EMPOWER will reduce the use of CFV by: shifting trips to other modes/other vehicle types, promoting sharing and self-organisation and reducing demand overall e.g. through remote access to services. Undesirable impacts from CFV use will be reduced by: shifting CFV use to outside peak times and diversions to avoid particular areas/routes. The research will be multidisciplinary and involve: social science research with the public, 4 living lab experiments and 7 City demonstrators. The innovation outputs of EMPOWER include an EMPOWER Toolkit to support industry, policy makers and employers to understand, choose and implement positive policy interventions. The Toolkit includes: new mobility services to provide innovative positive policy measures, new evidence on behavioural responses and impacts from positive incentives, improved organisational models for successful implementation of positive policy measures and innovation in the evaluation methodology for new mobility services.

Work performed from the beginning of the project to the end of the period covered by the report and main results achieved so far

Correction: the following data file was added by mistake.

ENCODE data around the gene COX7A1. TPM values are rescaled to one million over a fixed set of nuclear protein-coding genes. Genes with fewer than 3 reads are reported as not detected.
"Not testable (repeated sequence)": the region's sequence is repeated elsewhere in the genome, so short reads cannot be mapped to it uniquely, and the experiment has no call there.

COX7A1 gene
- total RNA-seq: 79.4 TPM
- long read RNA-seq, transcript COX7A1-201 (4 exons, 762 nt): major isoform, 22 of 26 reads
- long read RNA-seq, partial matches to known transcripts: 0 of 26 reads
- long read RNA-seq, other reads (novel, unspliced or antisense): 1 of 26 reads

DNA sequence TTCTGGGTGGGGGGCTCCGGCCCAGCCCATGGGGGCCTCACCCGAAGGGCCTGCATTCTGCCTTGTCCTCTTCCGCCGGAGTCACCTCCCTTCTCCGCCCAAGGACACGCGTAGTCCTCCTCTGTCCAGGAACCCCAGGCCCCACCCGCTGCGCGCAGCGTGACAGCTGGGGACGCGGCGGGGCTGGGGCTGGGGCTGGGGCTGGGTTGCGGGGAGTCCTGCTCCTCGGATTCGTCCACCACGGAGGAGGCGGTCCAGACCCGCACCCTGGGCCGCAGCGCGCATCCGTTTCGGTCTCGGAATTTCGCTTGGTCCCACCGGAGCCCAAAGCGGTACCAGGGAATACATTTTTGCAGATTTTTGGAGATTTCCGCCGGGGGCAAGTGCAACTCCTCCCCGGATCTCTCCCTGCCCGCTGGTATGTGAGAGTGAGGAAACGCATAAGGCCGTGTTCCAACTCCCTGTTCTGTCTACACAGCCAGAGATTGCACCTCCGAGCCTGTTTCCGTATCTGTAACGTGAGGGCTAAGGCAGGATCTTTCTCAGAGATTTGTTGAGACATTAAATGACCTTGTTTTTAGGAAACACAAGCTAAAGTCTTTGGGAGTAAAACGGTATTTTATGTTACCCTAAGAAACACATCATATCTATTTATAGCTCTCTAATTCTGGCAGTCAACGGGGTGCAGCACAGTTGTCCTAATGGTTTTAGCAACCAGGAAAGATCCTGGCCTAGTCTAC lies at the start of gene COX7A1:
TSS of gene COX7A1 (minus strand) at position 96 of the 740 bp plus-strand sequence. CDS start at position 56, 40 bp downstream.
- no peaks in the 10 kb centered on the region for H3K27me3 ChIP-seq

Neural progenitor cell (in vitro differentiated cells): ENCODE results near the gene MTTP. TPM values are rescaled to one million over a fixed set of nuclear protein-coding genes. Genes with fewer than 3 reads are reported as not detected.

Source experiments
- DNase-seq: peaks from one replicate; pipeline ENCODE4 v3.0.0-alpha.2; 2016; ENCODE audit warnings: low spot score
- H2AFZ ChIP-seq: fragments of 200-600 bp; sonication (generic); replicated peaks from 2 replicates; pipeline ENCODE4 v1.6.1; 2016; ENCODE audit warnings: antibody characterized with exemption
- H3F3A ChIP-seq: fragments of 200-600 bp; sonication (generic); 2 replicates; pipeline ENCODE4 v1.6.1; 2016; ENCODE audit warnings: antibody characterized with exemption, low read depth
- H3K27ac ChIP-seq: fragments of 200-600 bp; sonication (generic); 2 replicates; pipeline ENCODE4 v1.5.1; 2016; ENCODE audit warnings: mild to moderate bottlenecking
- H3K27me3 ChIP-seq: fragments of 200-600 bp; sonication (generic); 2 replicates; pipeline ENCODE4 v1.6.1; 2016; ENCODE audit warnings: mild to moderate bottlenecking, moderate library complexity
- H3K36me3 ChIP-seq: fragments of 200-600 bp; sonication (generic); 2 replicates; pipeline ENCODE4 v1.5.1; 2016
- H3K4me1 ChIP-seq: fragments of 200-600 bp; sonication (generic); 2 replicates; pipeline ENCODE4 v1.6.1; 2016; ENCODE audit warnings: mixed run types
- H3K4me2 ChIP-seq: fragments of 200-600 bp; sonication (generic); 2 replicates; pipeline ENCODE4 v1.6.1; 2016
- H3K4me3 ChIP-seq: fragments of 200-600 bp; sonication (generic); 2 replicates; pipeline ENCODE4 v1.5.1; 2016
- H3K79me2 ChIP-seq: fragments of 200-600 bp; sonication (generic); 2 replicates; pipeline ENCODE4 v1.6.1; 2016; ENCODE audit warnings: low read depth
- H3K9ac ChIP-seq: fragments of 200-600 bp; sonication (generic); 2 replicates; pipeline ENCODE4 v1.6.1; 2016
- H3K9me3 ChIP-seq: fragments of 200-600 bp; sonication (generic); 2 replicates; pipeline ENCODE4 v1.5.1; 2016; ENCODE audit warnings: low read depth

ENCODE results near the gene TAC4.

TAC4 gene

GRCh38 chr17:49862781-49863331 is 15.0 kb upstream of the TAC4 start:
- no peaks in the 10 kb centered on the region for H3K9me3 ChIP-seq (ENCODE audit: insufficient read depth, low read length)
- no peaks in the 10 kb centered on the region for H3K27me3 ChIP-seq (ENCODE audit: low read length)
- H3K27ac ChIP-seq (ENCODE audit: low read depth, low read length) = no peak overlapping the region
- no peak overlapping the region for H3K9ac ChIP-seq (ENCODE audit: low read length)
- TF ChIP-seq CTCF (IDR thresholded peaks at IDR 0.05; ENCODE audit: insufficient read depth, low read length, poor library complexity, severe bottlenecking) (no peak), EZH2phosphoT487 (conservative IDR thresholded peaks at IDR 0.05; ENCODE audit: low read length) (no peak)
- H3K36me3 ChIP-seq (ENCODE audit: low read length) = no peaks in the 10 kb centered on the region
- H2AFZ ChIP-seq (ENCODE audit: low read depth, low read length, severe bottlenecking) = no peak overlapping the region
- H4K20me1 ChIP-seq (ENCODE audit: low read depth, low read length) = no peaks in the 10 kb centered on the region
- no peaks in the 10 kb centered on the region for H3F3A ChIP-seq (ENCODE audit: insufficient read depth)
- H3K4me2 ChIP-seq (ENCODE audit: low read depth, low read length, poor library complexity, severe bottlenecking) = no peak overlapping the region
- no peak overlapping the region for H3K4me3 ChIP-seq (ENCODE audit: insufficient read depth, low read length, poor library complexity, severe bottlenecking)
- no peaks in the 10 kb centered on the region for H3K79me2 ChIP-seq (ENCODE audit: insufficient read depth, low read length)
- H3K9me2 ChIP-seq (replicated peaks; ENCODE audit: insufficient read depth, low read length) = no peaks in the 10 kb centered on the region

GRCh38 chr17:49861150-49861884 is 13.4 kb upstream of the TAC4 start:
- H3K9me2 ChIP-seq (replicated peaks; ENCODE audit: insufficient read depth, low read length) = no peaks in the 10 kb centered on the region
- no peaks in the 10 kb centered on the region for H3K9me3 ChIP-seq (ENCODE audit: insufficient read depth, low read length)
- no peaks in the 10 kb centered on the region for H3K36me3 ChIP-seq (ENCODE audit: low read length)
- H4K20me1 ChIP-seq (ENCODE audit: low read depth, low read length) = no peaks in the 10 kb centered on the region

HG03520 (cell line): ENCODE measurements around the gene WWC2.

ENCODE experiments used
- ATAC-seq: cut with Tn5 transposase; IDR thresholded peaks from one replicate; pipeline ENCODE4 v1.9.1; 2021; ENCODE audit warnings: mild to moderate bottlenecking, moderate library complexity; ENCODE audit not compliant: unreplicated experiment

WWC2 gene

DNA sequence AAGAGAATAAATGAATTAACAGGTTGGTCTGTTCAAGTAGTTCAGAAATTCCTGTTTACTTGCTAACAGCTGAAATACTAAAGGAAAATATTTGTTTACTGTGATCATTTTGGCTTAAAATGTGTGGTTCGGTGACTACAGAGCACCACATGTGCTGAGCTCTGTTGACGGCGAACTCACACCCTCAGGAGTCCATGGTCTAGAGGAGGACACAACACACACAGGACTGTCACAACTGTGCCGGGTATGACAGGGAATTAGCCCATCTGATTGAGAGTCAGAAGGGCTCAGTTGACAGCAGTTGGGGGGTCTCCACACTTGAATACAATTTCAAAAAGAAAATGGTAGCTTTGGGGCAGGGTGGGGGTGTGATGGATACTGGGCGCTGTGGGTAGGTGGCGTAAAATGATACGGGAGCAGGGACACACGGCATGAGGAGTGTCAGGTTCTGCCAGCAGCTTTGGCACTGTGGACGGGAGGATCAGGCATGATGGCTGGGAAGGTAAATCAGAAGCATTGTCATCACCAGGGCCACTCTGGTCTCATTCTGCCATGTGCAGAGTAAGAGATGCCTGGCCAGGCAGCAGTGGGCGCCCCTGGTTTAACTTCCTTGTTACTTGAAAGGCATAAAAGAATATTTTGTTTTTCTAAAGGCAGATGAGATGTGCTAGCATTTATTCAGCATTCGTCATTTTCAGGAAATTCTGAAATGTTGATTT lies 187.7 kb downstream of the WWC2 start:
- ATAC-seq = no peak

The project began with a phase of design and evidence gathering using 1) city stakeholders in the four Living Lab cities/regions and 2) members of the public in primary research using social science micro-experiments. The design aspects addressed the design of; a range of positive incentives schemes, business models, a mobility service architecture to offer positive incentives schemes, an evaluation approach, Living Lab experiments and micro-experiments, tactical marketing plans for each of the Living Labs, the Toolkit and a database within the Toolkit.
Evidence gathering and information exchange has taken place using different methodologies, including reviews, workshops, micro experiments, in-depth interviews, focus groups and questionnaires